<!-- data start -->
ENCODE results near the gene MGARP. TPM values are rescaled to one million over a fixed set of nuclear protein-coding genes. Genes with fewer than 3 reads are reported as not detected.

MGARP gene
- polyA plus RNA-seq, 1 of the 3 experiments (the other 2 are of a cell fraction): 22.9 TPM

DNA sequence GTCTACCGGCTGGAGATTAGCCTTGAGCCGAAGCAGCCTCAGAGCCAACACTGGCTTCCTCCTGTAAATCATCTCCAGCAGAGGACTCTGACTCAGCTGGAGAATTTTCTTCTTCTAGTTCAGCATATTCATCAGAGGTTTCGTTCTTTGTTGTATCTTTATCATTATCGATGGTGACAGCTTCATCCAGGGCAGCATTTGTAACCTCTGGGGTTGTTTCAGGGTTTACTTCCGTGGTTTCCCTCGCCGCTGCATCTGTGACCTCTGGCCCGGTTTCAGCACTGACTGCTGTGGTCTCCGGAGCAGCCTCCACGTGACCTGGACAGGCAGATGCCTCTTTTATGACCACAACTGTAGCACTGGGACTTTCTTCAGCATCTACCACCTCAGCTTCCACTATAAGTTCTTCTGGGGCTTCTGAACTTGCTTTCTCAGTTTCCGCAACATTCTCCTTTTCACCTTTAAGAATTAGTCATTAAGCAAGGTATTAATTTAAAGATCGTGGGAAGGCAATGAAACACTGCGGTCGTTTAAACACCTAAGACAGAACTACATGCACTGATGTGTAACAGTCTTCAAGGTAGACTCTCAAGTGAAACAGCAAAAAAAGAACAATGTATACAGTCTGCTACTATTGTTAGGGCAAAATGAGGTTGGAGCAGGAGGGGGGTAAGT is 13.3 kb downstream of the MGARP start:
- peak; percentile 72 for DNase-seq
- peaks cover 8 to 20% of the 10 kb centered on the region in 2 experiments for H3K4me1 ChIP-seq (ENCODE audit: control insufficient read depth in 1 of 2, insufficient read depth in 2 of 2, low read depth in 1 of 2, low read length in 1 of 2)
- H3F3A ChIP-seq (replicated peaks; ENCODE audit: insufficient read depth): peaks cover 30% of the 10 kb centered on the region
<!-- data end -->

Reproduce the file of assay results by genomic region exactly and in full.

ENCODE results near the gene MGARP. TPM values are rescaled to one million over a fixed set of nuclear protein-coding genes. Genes with fewer than 3 reads are reported as not detected.

MGARP gene
- polyA plus RNA-seq, 1 of the 3 experiments (the other 2 are of a cell fraction): 22.9 TPM

DNA sequence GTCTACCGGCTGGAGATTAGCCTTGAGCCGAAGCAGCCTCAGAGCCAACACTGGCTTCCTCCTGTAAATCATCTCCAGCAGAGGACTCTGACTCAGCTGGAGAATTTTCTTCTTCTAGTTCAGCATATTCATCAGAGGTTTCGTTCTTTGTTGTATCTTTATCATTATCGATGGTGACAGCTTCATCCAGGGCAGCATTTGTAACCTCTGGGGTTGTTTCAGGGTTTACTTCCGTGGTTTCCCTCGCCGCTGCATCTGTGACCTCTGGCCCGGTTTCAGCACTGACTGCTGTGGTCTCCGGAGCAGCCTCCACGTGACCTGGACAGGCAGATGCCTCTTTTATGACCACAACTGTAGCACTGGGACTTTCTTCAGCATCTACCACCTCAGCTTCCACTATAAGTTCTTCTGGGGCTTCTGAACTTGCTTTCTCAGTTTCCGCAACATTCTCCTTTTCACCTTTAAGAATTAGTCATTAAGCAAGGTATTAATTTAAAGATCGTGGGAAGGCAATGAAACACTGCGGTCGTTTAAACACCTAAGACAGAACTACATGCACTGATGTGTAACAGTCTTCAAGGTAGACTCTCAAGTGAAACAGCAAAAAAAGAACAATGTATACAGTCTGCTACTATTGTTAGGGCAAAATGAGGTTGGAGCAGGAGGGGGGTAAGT is 13.3 kb downstream of the MGARP start:
- peak; percentile 72 for DNase-seq
- peaks cover 8 to 20% of the 10 kb centered on the region in 2 experiments for H3K4me1 ChIP-seq (ENCODE audit: control insufficient read depth in 1 of 2, insufficient read depth in 2 of 2, low read depth in 1 of 2, low read length in 1 of 2)
- H3F3A ChIP-seq (replicated peaks; ENCODE audit: insufficient read depth): peaks cover 30% of the 10 kb centered on the region